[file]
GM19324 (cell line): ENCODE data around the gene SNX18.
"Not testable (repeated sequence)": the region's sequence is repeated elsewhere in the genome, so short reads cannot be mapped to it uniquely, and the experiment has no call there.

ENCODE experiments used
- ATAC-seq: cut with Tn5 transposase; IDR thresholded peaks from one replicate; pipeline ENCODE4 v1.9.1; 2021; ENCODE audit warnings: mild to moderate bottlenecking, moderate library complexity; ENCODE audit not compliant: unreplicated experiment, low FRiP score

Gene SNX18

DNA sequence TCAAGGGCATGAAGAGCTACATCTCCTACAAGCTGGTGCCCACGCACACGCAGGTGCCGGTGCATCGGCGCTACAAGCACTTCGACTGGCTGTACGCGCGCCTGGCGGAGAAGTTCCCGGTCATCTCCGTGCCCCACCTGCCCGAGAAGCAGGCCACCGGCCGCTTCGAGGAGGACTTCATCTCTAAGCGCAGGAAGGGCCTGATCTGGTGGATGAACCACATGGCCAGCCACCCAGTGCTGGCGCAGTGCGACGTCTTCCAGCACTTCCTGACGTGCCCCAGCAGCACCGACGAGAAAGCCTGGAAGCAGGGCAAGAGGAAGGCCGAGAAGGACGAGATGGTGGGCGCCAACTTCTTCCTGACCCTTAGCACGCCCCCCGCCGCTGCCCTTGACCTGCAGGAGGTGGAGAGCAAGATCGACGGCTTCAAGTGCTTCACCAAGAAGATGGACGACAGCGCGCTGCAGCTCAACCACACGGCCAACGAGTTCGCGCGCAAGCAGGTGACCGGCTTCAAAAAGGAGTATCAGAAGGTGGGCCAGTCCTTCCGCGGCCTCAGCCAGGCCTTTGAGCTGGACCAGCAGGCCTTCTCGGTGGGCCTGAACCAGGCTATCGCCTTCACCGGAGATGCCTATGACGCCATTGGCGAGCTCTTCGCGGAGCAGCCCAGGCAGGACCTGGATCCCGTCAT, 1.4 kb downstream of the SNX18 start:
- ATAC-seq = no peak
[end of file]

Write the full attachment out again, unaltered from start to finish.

GM19324 (cell line): ENCODE data around the gene SNX18.
"Not testable (repeated sequence)": the region's sequence is repeated elsewhere in the genome, so short reads cannot be mapped to it uniquely, and the experiment has no call there.

ENCODE experiments used
- ATAC-seq: cut with Tn5 transposase; IDR thresholded peaks from one replicate; pipeline ENCODE4 v1.9.1; 2021; ENCODE audit warnings: mild to moderate bottlenecking, moderate library complexity; ENCODE audit not compliant: unreplicated experiment, low FRiP score

Gene SNX18

DNA sequence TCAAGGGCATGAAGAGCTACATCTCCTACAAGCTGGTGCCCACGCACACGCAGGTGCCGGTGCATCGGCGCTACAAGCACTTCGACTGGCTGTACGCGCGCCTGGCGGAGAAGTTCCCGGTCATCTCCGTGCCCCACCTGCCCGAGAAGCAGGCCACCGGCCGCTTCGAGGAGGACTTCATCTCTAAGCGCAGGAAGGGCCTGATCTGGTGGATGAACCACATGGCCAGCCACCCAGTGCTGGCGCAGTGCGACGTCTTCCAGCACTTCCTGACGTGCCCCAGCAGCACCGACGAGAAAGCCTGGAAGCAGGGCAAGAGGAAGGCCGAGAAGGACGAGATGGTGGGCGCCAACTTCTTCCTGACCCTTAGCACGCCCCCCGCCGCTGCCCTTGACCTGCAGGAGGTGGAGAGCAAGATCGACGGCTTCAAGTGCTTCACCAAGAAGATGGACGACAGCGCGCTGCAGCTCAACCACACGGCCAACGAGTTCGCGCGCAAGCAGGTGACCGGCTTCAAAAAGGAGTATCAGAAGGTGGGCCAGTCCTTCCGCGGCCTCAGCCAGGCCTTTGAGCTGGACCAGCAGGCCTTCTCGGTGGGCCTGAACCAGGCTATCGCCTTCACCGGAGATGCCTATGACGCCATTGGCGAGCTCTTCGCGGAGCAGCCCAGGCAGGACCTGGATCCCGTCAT, 1.4 kb downstream of the SNX18 start:
- ATAC-seq = no peak